Given the chemical similarity of lysergic acid diethylamide to a stimulant on the market called Coramine, Hofmann and his coworkers expected some stimulant properties. After some initial animal studies (who became merely “restless”), the pharmacological department at Sandoz came to the conclusion that the substance did not have any properties warranting additional research. With that, LSD-25 was shelved in favor of other research projects. 

Revisiting LSD-25

However, with a conviction (a “peculiar presentiment”, he called it) that there was something more to LSD-25, Hofmann decided to synthesize another LSD-25 sample five years later in April of 1943. That Friday afternoon, he unintentionally ingested a trace amount of the compound through his fingertips during the final stages of its synthesis. His work was interrupted by “unusual sensations” and he later sent a report to his coworker describing the perplexing effects, 

“I was forced to interrupt my work in the laboratory in the middle of the afternoon and proceed home, being affected by a remarkable restlessness, combined with a slight dizziness. At home I lay down and sank into a not unpleasant intoxicated-like condition, characterized by an extremely stimulated imagination. In a dreamlike state, with eyes closed…I perceived an uninterrupted stream of fantastic pictures, extraordinary shapes with intense, kaleidoscopic play of colors. After some two hours, this condition faded away.”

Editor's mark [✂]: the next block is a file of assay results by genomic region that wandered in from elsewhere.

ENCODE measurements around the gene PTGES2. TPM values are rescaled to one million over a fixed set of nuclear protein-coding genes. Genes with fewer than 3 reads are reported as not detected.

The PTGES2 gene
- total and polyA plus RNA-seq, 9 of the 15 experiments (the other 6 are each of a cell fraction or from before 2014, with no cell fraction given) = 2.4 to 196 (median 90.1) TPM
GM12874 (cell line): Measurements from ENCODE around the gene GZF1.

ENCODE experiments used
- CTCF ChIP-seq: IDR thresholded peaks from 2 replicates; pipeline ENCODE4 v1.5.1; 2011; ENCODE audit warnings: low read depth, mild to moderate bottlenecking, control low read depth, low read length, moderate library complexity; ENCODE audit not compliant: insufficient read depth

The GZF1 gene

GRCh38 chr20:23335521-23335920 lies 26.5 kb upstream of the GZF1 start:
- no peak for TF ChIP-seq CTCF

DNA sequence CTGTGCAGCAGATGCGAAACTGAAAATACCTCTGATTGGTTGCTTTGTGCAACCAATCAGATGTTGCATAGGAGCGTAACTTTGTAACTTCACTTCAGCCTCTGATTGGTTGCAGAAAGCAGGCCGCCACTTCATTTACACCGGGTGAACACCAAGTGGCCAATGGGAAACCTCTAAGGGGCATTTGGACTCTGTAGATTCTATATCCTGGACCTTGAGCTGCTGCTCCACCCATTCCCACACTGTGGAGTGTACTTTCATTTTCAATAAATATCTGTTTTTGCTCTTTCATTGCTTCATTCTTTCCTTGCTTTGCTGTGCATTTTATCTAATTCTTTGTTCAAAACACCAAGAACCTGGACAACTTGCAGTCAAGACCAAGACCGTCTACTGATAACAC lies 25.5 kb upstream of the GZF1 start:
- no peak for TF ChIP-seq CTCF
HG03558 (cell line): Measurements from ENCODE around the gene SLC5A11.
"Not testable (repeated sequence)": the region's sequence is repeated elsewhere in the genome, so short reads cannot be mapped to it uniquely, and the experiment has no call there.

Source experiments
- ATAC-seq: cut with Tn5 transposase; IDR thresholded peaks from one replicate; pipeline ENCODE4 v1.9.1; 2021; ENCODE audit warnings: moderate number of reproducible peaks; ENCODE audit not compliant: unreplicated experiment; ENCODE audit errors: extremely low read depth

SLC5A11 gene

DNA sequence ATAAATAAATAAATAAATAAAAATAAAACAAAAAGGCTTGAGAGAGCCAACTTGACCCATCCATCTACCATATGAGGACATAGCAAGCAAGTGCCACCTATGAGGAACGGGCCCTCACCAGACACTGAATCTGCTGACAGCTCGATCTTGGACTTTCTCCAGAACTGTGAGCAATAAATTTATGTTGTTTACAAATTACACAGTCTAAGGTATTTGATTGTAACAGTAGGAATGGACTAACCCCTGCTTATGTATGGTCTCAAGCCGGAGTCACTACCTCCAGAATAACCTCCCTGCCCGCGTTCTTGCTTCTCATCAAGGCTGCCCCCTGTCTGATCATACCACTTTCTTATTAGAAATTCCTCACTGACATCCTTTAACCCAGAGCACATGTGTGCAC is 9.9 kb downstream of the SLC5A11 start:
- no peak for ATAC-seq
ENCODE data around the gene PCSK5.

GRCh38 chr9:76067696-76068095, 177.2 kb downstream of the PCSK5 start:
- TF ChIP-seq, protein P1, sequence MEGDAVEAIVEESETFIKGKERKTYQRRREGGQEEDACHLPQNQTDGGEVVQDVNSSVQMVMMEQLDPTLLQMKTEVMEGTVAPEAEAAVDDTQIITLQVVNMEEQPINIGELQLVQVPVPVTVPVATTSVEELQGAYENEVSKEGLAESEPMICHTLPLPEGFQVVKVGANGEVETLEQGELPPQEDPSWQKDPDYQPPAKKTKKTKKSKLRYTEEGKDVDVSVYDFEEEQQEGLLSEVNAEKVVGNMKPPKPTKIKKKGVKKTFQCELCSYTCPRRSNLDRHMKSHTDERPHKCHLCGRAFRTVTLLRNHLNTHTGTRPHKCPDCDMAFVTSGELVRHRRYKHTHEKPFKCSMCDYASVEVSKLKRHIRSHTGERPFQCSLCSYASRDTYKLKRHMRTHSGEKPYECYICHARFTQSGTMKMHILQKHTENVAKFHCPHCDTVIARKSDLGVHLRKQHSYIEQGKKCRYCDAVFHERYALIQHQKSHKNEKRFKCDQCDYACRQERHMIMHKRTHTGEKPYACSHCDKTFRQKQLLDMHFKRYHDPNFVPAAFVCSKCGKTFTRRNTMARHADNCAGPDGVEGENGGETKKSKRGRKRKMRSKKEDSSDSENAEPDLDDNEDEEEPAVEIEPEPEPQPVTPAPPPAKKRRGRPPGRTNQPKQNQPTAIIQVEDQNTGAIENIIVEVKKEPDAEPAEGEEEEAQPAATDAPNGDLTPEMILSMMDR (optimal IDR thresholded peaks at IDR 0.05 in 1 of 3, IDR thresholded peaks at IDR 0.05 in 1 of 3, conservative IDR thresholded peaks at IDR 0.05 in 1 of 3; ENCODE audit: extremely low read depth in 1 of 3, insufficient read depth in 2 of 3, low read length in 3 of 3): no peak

The next day he set out to confirm the effects of his accidental intoxication with a sizeable dose of 250 mcg. This self-experiment on April 19 included his legendary bicycle ride, wherein the full extent of its effects became apparent. He shared a detailed trip report with his coworkers Dr. Stoll and the director of the pharmacological department, Dr. Rothlin. All of them found it unbelievable that the drug contained such high psychoactive potency at such minute doses. 

Hofmann’s Research Post-LSD Discovery

Following the remarkable discovery of LSD’s psychic effects, Dr. Hofmann focused on the properties of other sacred plants. In 1956, he became director of Sandoz’s Natural Products Department and continued studying hallucinogenic substances. In 1958, he successfully synthesized the psychoactive compounds in the Psilocybe mexicana mushroom, which he named psilocybin and psilocin. That same year, he also first synthesized the hallucinogenic tryptamine 4-AcO-DET (4-Acetoxy-N,N-diethyltryptamine).

In 1960, he isolated the active compound in morning glory seeds, LSA, or lysergic acid amide, a compound he found to be structurally similar to LSD. In addition, he traveled to Mexico with his wife Anita Hofmann in 1962 to research the plant Salvia divinorum, though he wasn’t able to identify its psychoactive constituents. 

Hofmann stayed at Sandoz as head of the research department for the Department of Natural Products until his retirement in 1971. After his retirement, he devoted his time to travel, writing, and lectures. He kept up to date with advancements in his field and frequently kept in correspondence with non-academic experimenters. This includes the novelists Aldous Huxley and Ernest Junger as well as countless other counter-culture proponents, artists, and scientists.

Albert Hofmann’s Death

Albert Hofmann passed away on April 29, 2008 from a heart attack at his home in Burg outside of Basel, Switzerland. He was 102 years old.